Have you tried the caveman diet? Lawrencians say 'yes' to Paleo
Tuesday, May 27, 2014
Inject your next snack break with extra goodness by trying one of these simple, Paleo-friendly options:
• Apple slices spread with almond butter.
• A handful of cinnamon nuts. Dust whole raw nuts, like almonds, with cinnamon and bake at 250 degrees for 10 to 15 minutes. Let cool and snack.
• A pair of hard-boiled eggs with a dash of sea salt.
• A small bowl of guacamole salad. Combine equal amounts of cubed avocado and tomato, then sprinkle with chopped red onion, cilantro and the juice of a small lime.
• A glass of fruit-and-veggie juice, fresh from the blender. Try dark, leafy greens like spinach with a handful of blueberries and a small carrot for sweetness. Blend until smooth.
• Kale chips. Sprinkle kale with olive oil and bake at 250 degrees for about 20 minutes, until crisp.
- Associated Press
Thomas Thatcher, owner of CrossFit Lawrence, went on a Paleo diet four years ago, cutting out all processed foods. While he hasn't been strict about it the entire time, the health benefits haven't gone away.
"My whole diet philosophy is just stick with real food, things that grow," Thatcher explained. And he's in as good of shape as he's ever been because of it, he says.
While the Paleo diet can take many forms, it's usually interpreted as going back to the days of the caveman, meaning no manmade foods. It often excludes grains, legumes, dairy, potatoes and anything refined. People going Paleo say the modern diet has gotten out of whack, leading to an increase in chronic disease throughout the United States, and that the Paleo diet helps maintain a healthy metabolism, reduce inflammation and improve overall health.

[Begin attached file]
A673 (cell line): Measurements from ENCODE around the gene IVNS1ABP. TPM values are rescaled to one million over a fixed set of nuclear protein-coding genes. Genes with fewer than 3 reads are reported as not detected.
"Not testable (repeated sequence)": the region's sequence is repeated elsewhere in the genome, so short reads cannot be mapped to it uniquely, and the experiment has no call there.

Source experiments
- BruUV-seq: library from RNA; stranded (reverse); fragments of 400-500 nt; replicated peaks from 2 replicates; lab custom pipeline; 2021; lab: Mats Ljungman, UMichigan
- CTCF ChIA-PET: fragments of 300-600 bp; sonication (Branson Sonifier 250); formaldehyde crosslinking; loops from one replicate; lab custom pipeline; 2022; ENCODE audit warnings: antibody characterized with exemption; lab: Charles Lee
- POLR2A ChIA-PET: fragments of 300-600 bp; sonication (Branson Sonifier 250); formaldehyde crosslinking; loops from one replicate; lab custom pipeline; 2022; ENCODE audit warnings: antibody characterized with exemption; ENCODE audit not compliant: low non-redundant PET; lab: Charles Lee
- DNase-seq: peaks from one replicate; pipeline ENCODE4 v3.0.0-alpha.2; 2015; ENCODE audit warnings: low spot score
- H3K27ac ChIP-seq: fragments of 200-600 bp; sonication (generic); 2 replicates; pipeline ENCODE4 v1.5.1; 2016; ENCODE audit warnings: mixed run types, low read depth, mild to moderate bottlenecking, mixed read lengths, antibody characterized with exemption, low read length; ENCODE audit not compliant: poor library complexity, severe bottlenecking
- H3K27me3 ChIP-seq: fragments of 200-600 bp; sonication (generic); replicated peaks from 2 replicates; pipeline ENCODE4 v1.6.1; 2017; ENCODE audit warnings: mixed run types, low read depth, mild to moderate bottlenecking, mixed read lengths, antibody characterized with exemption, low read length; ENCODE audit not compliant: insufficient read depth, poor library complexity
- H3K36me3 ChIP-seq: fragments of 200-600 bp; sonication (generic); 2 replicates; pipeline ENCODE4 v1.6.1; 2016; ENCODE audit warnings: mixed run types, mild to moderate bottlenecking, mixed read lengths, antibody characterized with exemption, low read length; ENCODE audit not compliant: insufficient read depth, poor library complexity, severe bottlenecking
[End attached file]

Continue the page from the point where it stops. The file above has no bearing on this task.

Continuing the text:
Lawrence family doctor Ryan Neuhofel said that, no matter what, it's important to eat a balanced diet. He also recommended that people undergoing a radical shift in their diet should be under the supervision of a professional. Radically cutting carbs can lead to severe ketoacidosis, he said, and the Paleo diet can sometimes leave people short on fiber.
"The human body is remarkably adaptable, so I don't think there is one 'ideal' diet for everyone," he said. "I think Michael Pollan's advice, 'Eat (real) food. Not too much. Mostly plants,' is good advice."
Nancy O'Connor, director of outreach and education at the Merc Co-op, said the popularity of Paleo and other whole-food diet has brought increasing awareness to the benefits of skipping processed foods.
"If you look around at all the convenience stores that are now selling whole foods and have natural food sections, that speaks a lot to the growth of that," she said. "The Merc has been in business for 40 years. We're no longer a niche store."
But local nutrition educator JoAnn Farb said one danger of the Paleo diet is that people might use it as a license to gorge on meat, fish, eggs and oil, which she says are linked to cancer, heart disease and diabetes, as well as many environmental and moral concerns.
"To the degree that Paleo gets people off of sugar, processed carbs, dairy and gluten, I think it helps people to feel better," she said. "If any of those things have been major factors sabotaging an individual's health, people are likely to see some improvement in the Paleo diet, even if they are still consuming animal protein and oil, which are not health-promoting at all."
Sue Westwind, of Lawrence, said her health improved greatly after recently turning to a Paleo diet.
"After I kicked the grains, I felt a huge upsurge in energy and got back on track," she said. "With a diet of fresh fruits and vegetables and lean meats, you can't go wrong. I say go Paleo."